Working Paper No. 04-35:
An Economic Analysis of the Consumer Bankruptcy Crisis
Date Posted: 2004
Abstract (below) | Full text (most recent) on SSRN
Since the inception of the first permanent American bankruptcy law in 1898, the intellectual and political understanding of consumer bankruptcy has been anchored in a model that views bankruptcies as resulting from household financial distress. For much of the Twentieth Century, this "traditional model" provided a plausible explanation of bankruptcy filing patterns and clear normative policy implications. Moreover, the widespread intellectual and social consensus on the traditional model was reflected in the enactment of the current Bankruptcy Code in 1978, which rests on the intellectual foundation of the traditional model. To this day, leading bankruptcy scholars adhere to the traditional model and its implications. Over the past twenty-fiver years, however, the traditional model has broken down. During a period of unprecedented prosperity and economic stability, personal bankruptcies have soared, raising fundamental questions about the validity of the traditional model.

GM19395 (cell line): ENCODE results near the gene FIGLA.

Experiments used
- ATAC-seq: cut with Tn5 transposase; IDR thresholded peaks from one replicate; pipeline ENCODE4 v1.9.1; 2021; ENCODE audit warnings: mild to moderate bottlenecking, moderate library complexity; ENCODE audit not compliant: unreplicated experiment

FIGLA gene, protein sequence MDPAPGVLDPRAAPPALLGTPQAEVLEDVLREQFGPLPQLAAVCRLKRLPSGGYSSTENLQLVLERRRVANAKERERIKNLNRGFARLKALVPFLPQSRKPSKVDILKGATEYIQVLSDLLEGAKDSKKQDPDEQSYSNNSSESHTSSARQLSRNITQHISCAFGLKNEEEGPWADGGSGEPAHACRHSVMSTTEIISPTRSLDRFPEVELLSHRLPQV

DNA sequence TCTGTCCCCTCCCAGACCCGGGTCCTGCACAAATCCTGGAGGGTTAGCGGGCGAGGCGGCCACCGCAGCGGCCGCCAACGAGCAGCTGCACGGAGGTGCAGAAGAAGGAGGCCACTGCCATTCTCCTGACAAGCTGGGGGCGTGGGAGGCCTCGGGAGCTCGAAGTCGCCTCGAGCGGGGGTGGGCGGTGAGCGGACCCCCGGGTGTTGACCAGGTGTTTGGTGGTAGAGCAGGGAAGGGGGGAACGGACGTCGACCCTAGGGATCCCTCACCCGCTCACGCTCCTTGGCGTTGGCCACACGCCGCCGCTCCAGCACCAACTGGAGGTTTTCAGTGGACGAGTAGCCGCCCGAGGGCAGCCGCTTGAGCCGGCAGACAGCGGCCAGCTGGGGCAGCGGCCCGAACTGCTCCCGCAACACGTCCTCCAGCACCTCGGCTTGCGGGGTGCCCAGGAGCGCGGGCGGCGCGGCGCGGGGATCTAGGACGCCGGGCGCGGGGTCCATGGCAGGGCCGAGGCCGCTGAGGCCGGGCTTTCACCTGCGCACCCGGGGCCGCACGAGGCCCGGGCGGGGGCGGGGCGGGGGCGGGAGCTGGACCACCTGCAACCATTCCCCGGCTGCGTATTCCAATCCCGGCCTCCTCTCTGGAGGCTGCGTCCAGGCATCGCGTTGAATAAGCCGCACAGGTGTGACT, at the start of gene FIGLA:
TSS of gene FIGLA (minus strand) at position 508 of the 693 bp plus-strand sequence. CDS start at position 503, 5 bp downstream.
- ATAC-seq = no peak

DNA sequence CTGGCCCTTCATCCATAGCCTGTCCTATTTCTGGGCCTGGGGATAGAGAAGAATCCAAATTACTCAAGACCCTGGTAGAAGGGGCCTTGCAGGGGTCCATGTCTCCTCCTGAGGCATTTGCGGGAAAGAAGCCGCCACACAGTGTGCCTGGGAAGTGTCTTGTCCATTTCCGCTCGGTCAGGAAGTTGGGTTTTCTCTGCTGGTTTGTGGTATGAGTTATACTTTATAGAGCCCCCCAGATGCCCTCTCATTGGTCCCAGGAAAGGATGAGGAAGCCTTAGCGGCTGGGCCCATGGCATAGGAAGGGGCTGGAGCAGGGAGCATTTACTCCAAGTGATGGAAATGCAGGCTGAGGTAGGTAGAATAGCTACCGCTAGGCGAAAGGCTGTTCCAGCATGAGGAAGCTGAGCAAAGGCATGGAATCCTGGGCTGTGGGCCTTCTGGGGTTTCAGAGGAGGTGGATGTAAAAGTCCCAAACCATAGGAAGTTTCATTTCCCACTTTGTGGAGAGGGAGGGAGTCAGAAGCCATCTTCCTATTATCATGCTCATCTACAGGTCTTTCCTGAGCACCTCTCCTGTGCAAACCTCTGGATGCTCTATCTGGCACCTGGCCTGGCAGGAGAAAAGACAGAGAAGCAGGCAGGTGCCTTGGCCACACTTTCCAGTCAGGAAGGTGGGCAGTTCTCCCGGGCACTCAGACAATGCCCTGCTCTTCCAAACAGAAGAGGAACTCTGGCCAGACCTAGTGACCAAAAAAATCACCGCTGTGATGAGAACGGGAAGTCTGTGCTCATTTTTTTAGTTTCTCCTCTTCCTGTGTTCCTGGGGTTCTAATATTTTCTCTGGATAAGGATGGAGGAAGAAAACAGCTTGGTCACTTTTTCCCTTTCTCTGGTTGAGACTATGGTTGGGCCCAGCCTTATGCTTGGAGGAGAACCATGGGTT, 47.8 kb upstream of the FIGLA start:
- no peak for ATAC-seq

This article argues that there has been an unacknowledged sea-change in the economics of consumer bankruptcy in America. This article first provides a scientific analysis of the traditional model to determine whether these new trends can be accommodated within the traditional model. It focuses on the key variables offered by the traditional model as components of household financial distress: first, high levels of household indebtedness, including the influences of credit cards and home mortgages; second, unemployment and downsizing; third, divorce; and fourth, health problems, health care costs, and lack of health insurance. A scientific analysis of the evidence demonstrates that although these factors can explain part of the background exogenous level of bankruptcies, as well as some regional variation in bankruptcy filing rates, they cannot explain the upward trend in bankruptcy filing rates over the past twenty-five years. The article then briefly discusses an alternative model of consumer bankruptcy that can explain the increased propensity for consumers to file bankruptcy through an examination of the legal, social, and economic institutions of the consumer bankruptcy system.